The recent financial crisis and the resulting high unemployment have sparked a renewed interest in government policies that can promote employment generation. Two research papers on Mexico suggest that business environment reforms, as well as expanding access to finance, can play an important role in job creation by fostering entrepreneurship. The first paper finds that a simplification of business registration procedures led to an increase in the number of registered firms and raised employment by 2.8 percent. The second paper shows that the opening of a bank for low-income individuals increased the number of informal businesses, which was also accompanied by a rise in employment, by 1.4 percent. Another paper examines the impact of labor market regulations on Chinese firms, specifically, how the downsizing program of China affected firm performance, labor wages, and China’s recent job creation performance. The results suggest that labor downsizing has negative short-term effects on productivity, and that productivity losses are smaller for private firms compared to state-owned firms (though the reverse is true for wage losses), indicating a stronger profit incentive for private firms. We also held a Conference on Entrepreneurship and Growth that examined a broader set of policies and interventions that could promote entrepreneurial activity and thereby create jobs.
Microenterprises are an important source of employment in most developing countries. Yet few of the self-employed grow beyond subsistence level. Research in Sri Lanka examines the role of credit constraints in limiting the growth of enterprises, with a surprising finding that more capital improves profits for male-owned microenterprises, but not female-owned microenterprises. The authors argue female-owned enterprises are constrained by the sectors the owners operate in, and by household bargaining issues, suggesting job creation efforts need to focus on the types of jobs created, not just whether there is a job. Another constraint to the growth of small enterprises is often thought to be informality. Research in Bolivia shows large gains to small enterprises from formalizing, but only for those firms that are constrained by information or distance from registering their businesses – sole proprietorships appear to not benefit from formalizing.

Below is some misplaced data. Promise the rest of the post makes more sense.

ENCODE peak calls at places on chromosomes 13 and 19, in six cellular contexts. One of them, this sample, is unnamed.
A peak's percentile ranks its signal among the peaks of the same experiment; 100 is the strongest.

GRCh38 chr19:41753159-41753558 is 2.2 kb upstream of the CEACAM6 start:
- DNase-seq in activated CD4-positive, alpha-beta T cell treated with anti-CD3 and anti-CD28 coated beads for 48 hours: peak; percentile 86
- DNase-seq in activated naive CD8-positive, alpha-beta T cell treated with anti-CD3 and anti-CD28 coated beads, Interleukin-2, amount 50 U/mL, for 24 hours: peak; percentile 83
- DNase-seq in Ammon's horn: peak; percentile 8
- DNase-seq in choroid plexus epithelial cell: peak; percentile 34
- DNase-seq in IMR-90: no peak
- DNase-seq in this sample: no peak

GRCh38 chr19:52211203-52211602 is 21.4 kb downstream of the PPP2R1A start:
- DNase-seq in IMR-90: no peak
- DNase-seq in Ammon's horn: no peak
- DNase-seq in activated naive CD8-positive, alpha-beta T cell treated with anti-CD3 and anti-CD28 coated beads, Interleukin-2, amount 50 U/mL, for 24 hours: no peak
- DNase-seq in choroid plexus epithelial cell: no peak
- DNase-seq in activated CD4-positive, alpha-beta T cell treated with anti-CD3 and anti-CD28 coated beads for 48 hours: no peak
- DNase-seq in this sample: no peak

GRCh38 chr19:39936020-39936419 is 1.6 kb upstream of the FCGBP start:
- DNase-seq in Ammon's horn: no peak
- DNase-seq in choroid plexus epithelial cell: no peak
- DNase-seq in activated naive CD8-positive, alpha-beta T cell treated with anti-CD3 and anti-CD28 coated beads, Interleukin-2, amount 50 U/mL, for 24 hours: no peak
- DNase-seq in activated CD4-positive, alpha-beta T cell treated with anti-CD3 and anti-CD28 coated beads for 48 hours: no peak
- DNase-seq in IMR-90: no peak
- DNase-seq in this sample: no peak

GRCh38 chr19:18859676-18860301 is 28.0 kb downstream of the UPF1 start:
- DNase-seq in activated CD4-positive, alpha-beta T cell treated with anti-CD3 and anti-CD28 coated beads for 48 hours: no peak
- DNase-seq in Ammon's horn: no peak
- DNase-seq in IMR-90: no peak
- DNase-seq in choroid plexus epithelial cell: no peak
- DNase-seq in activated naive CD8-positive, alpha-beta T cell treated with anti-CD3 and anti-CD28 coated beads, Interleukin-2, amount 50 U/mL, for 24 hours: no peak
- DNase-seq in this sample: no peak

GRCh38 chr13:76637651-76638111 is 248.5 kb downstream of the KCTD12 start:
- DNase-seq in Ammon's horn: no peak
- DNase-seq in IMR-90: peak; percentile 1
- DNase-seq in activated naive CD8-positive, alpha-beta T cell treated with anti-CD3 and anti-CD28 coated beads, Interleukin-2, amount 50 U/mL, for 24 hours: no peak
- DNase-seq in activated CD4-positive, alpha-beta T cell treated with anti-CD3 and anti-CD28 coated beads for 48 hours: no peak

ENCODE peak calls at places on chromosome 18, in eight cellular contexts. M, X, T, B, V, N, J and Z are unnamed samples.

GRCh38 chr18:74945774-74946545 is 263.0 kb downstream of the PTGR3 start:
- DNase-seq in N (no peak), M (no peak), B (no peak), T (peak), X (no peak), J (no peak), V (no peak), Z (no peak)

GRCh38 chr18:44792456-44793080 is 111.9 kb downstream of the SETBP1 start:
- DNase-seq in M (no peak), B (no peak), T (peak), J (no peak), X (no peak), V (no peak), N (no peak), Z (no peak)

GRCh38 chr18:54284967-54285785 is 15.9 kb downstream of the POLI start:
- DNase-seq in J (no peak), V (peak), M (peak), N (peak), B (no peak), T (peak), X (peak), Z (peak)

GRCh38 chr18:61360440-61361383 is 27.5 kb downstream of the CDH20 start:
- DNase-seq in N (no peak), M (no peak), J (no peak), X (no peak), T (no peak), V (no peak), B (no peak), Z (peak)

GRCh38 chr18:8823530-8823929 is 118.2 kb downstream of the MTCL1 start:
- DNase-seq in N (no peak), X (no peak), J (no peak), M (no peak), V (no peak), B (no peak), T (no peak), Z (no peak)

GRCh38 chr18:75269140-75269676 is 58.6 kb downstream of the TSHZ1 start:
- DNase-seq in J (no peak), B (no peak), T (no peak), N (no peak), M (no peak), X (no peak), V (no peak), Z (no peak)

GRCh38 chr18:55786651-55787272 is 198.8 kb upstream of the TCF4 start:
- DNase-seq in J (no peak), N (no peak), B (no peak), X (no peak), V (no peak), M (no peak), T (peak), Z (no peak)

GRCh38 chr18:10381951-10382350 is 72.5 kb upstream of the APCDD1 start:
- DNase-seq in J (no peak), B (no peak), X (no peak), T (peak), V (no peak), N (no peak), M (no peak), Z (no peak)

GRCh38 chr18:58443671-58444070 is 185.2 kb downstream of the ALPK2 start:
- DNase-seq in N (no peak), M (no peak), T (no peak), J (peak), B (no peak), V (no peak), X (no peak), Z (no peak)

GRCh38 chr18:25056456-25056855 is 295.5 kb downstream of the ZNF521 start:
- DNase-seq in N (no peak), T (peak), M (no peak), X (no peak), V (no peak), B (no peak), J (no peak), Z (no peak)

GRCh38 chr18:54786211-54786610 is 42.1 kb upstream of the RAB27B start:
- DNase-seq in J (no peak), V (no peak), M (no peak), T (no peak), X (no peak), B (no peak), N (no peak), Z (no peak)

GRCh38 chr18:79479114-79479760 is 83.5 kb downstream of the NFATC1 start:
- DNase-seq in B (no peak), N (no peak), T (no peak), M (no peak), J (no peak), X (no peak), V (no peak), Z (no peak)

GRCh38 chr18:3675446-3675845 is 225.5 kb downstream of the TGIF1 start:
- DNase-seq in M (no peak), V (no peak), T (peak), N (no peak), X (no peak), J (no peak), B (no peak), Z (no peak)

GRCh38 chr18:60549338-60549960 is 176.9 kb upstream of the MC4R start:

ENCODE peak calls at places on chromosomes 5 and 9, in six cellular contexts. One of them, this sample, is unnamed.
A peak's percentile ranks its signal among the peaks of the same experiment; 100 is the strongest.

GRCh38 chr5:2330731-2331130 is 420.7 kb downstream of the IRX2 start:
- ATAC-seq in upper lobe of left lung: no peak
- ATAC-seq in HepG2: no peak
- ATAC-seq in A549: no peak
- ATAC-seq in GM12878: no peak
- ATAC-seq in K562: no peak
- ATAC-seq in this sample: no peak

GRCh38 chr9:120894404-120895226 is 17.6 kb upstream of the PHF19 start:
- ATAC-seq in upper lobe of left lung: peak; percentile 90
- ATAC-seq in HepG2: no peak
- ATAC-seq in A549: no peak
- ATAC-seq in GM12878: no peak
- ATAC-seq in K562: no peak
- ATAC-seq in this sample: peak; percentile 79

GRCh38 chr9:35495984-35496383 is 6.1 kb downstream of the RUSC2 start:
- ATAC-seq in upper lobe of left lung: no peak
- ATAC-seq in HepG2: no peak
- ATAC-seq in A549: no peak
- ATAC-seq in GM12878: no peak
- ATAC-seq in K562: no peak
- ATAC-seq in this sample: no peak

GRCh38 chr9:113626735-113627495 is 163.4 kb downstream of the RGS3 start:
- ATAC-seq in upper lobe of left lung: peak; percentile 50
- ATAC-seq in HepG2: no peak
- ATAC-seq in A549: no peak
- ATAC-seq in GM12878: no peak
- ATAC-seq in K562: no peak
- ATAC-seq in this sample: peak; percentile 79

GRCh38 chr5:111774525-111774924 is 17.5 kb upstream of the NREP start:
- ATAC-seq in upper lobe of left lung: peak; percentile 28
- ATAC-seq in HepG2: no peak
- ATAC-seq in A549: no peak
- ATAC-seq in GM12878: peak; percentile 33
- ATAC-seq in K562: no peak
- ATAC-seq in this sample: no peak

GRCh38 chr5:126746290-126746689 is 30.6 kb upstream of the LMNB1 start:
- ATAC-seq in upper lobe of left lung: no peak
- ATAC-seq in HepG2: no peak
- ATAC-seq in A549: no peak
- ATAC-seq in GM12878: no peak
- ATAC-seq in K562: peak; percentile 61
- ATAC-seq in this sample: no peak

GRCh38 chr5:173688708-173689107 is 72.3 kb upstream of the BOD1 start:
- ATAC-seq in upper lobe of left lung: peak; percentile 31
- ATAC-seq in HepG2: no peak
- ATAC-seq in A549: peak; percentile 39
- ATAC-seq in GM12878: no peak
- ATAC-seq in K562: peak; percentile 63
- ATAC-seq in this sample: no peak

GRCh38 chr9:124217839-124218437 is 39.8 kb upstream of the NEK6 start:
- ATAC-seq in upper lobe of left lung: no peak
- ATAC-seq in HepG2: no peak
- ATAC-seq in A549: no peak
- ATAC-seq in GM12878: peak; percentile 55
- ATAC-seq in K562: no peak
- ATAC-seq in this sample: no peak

Quality and Impact
Policy relevance of our research is very important to us. Indeed, all our research staff spend thirty percent of their time involved in operational activities to ensure continued policy relevance and impact of our research. At the same time, our research work is credible and influential in policymaking precisely because it meets the requirements of high quality research. Hence, rigor is as important as relevance. Publishing in highly recognized economics and finance journals is a way of screening and disciplining us, improving our credibility and measuring the quality of our work. In 2009, quite a few of our papers also met the highest industry standards in this respect.
Ultimately, development impact of our work is what matters, which is very difficult to measure. One imperfect way of doing this is to look at citations of our research. The citation record of our recent, as well as earlier papers, suggest that we are having lasting impact in many areas.
ASLI DEMIRGÜÇ-KUNT is the Chief Economist of the Financial and Private Sector Network and Senior Research Manager of Finance and Private Sector, in the World Bank's Development Research Group.